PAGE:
His allegations couldn't be corroborated.

Sabin Willett, a Boston lawyer who represented Uighurs who were imprisoned at Guantanamo, said that in the months after 9-11, China argued to the United Nations that Uighurs should be branded a terrorist organization, in part because they'd been using "art and literature" to "distort historical facts."

That, Willett said, was the extent of the Uighurs' ties to international terrorism.

Qassim arrived at Guantanamo in June 2002. The Uighurs were separated from one another. Qassim said he was alone in a tiny cell, surrounded by men speaking words he couldn't understand, attended to by guards speaking words he couldn't understand. Four silent months passed.

That autumn, Chinese interrogators arrived at the base and interviewed the Uighurs. Mohammed Ayub described the interrogation as "nothing more than threats. They told me they knew my family, where I'd lived, when I'd left China, where I'd traveled. I would be imprisoned if I ever tried to return to China. It was frightening, they got to us inside that place."

Still, Qassim said, he retained hope. He realized that he had to learn either English or Arabic, or else go insane in his isolation. U.S. troops seized everything but his Quran, but that was in Uighur and Arabic, so in the oppressive silence he read back and forth from Uighur to Arabic — except for eight characters, the alphabets are the same — trying to guess at the Arabic pronunciations.

He was transferred to a cellblock with lighter security. He was in a cell with nine others, including other Uighurs, who agreed that they needed to learn Arabic.

"In a cell with Arab speakers, this is when class began," Qassim said.

Every day, he said, the Uighurs learned new Arabic words. At first, they were simple: I, you, he, food, eat, drink, good.

In a few weeks, they could make simple sentences. I want food. Are you well? I am good.

He said they asked guards for paper, so that they could make their study more systematic. They were told no, he said: Guantanamo wasn't set up as a study hall. Qassim said he found napkins to write on and sneaked them into his cell, but he was caught.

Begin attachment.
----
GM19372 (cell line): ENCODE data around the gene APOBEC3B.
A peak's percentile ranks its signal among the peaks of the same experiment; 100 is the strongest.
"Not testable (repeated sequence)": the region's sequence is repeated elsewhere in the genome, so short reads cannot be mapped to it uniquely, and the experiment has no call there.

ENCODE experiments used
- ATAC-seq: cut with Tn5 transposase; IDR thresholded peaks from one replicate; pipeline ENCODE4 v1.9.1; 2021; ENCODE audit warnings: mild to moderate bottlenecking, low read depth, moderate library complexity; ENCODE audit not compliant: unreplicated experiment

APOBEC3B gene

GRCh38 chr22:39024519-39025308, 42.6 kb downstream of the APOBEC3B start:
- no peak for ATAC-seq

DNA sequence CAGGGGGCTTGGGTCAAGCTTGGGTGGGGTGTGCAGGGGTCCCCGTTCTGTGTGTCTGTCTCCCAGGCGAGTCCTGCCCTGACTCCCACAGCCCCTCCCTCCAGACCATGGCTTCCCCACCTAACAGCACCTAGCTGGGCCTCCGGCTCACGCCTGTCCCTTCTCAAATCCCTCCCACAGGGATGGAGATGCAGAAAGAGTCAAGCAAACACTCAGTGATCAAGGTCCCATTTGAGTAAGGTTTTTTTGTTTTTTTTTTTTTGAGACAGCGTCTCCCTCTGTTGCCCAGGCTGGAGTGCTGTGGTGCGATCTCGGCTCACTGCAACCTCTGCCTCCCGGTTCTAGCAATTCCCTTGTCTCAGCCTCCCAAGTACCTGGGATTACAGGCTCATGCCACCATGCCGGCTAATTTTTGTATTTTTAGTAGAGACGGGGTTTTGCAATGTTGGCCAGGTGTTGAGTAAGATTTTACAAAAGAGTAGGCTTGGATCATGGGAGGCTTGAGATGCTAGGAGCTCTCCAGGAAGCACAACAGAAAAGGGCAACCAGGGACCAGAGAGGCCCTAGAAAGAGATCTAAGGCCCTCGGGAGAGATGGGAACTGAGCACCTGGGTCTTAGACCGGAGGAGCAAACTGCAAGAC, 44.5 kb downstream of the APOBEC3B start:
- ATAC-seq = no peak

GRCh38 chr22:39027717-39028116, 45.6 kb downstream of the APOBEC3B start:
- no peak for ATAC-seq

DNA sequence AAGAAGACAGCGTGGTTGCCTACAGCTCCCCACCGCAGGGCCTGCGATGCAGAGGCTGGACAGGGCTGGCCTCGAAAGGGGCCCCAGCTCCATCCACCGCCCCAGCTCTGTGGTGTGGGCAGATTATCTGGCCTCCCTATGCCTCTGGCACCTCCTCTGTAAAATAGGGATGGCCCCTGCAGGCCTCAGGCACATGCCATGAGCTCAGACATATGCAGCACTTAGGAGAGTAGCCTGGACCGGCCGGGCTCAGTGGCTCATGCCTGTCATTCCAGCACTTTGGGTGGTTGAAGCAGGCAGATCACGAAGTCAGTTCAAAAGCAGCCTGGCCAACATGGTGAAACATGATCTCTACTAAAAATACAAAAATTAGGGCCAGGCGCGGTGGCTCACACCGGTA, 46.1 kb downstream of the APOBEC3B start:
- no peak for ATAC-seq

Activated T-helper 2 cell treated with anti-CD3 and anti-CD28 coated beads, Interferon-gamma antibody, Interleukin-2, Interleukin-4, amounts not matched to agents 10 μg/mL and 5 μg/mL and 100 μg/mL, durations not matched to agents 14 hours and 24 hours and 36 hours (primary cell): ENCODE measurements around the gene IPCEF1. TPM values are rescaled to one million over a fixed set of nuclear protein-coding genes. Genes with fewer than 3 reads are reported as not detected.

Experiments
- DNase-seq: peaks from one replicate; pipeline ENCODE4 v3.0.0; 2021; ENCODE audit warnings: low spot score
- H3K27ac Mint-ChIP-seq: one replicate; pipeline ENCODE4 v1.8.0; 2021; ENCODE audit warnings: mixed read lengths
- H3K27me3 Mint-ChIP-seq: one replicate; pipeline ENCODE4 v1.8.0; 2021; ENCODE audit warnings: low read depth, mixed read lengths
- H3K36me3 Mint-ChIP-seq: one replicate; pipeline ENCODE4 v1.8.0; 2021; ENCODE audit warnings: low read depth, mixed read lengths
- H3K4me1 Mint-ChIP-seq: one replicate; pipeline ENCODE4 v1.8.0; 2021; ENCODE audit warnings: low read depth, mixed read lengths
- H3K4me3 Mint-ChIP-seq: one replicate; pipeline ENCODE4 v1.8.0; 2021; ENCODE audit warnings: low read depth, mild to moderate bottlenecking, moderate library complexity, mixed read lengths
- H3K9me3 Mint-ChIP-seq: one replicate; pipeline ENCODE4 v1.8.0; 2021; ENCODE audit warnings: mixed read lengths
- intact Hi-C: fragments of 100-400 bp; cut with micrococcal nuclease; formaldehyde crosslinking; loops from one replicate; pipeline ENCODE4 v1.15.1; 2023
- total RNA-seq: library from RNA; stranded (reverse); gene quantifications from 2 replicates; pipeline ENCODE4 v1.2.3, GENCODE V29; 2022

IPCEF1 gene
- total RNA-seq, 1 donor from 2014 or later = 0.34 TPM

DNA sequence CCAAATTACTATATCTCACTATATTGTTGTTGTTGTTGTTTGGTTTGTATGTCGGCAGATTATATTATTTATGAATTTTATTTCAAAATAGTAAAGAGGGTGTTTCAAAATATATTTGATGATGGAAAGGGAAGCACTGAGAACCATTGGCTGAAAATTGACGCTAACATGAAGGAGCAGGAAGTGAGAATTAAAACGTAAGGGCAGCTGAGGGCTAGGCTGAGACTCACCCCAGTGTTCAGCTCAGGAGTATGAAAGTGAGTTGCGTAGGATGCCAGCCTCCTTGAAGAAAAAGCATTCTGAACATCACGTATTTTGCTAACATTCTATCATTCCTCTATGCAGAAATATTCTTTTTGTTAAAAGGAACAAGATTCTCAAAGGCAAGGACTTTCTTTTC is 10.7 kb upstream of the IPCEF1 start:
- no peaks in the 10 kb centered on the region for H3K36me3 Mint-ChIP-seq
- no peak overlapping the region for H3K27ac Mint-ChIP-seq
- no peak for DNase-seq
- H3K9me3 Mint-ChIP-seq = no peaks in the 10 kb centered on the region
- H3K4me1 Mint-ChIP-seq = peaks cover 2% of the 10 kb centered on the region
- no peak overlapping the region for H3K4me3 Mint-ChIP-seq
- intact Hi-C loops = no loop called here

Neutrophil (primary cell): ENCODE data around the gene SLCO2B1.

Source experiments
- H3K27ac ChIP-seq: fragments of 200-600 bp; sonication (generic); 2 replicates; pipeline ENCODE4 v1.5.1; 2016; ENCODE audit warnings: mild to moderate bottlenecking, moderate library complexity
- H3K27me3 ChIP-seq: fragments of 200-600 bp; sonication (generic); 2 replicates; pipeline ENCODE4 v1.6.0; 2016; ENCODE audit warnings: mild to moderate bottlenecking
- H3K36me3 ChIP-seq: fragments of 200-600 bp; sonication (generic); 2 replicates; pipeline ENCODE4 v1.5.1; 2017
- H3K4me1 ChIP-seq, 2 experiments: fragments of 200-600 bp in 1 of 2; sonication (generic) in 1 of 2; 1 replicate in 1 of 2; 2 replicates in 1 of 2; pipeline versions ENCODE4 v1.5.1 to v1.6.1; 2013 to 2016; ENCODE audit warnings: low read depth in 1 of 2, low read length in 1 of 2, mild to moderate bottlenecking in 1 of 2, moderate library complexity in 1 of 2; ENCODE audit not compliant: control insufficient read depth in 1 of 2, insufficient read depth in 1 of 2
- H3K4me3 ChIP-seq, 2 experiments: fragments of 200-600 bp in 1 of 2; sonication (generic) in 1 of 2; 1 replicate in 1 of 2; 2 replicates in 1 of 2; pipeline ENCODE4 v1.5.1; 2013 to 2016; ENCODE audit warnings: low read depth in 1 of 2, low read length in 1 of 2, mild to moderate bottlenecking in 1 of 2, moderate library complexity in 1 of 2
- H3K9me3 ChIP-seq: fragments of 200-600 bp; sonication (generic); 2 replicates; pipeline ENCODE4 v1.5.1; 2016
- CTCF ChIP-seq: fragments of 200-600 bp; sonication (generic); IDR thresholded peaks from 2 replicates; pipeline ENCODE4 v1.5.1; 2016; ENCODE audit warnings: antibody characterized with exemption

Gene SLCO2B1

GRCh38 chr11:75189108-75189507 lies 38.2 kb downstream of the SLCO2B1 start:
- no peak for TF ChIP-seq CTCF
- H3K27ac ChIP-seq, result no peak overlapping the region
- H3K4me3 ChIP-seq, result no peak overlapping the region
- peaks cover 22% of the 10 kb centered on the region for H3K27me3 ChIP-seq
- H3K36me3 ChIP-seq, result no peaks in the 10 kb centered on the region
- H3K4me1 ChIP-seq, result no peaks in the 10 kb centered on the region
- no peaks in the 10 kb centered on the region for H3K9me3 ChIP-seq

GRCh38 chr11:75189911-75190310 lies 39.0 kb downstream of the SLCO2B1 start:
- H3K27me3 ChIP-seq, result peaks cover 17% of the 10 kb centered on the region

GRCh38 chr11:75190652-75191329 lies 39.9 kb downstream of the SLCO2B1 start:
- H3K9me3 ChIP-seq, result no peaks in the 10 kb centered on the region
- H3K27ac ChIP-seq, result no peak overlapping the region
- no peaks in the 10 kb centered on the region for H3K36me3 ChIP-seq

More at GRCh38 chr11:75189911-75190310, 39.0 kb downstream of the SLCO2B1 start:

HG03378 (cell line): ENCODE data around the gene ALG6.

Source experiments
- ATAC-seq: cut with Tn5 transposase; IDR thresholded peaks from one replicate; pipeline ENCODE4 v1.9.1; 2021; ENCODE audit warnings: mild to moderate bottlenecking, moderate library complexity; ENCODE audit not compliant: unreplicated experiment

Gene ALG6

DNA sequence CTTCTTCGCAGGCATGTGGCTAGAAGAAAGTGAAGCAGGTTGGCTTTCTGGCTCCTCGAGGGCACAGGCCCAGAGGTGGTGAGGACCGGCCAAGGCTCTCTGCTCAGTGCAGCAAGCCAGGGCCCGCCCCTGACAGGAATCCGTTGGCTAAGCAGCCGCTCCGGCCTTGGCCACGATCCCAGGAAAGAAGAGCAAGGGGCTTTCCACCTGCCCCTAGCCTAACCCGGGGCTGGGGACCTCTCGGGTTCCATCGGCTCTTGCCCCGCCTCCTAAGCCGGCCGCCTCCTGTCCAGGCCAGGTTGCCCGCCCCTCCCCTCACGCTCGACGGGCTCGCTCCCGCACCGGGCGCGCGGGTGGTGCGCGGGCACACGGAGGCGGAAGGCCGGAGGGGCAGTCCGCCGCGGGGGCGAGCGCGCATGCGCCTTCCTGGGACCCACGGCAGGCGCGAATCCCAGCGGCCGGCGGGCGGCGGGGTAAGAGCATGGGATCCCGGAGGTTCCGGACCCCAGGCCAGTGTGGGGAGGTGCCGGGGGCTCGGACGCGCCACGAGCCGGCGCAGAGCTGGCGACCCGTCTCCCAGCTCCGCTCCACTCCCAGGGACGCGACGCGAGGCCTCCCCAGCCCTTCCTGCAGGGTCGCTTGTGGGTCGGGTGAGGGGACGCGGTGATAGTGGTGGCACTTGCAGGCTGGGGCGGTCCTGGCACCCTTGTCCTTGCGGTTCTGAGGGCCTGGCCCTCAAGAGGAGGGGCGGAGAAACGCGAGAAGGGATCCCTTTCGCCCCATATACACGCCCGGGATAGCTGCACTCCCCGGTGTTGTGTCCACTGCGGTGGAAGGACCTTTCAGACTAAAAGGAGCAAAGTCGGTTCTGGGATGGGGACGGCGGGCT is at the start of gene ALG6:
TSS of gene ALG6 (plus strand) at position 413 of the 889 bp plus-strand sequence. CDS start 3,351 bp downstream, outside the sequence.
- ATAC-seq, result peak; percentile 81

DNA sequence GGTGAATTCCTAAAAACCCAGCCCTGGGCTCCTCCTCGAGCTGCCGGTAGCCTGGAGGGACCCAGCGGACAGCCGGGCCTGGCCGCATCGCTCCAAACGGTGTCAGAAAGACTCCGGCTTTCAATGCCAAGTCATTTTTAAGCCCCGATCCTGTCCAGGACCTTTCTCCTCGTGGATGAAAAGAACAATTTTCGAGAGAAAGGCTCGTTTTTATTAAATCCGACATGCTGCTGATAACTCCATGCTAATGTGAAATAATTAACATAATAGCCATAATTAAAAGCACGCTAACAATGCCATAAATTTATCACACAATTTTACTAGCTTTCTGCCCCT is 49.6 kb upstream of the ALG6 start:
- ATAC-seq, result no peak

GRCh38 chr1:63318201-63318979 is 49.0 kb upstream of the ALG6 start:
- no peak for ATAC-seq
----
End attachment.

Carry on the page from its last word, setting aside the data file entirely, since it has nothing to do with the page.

"They sent me to the cage, for a week, 10 days, I am not sure," he said, referring to solitary confinement. "Time does not pass in there."

Time was never easy to judge in Guantanamo, he said. Months and years drifted by, and without markers, they did little more than merge into a single painful memory.

Still, he said, the cage was worse, a cell perhaps 2 yards long, 1 wide, metal latticework on the outside, but covered inside by a thick cloth that blocked out all light. Once inside, he was alone; there were no exercise walks. The toilet was in one corner; his meals were brought to him to be eaten in another corner.

He said the cage was the worst part of Guantanamo, but that others spent more time there than the total of a few months that he thinks he did.

When he was released from the cage, he returned to studying.

During exercise periods, the inmates played soccer, Qassim said, and he learned phrases such as "stop him," "I'm open" and "well done." In their cells, he said, they cobbled together conversations in Arabic: Do you come from mountains? Does your family have sheep? What food do you eat at home?

Now, with a child's understanding of Arabic, he said, he returned to his Quran. Comparing passages now began to make more and more sense. He let his pinkie nail grow so that when he was confronted by a word he couldn't figure out or pronounce, he said, he could use it to etch the word into the only writing material available, plastic foam coffee cups.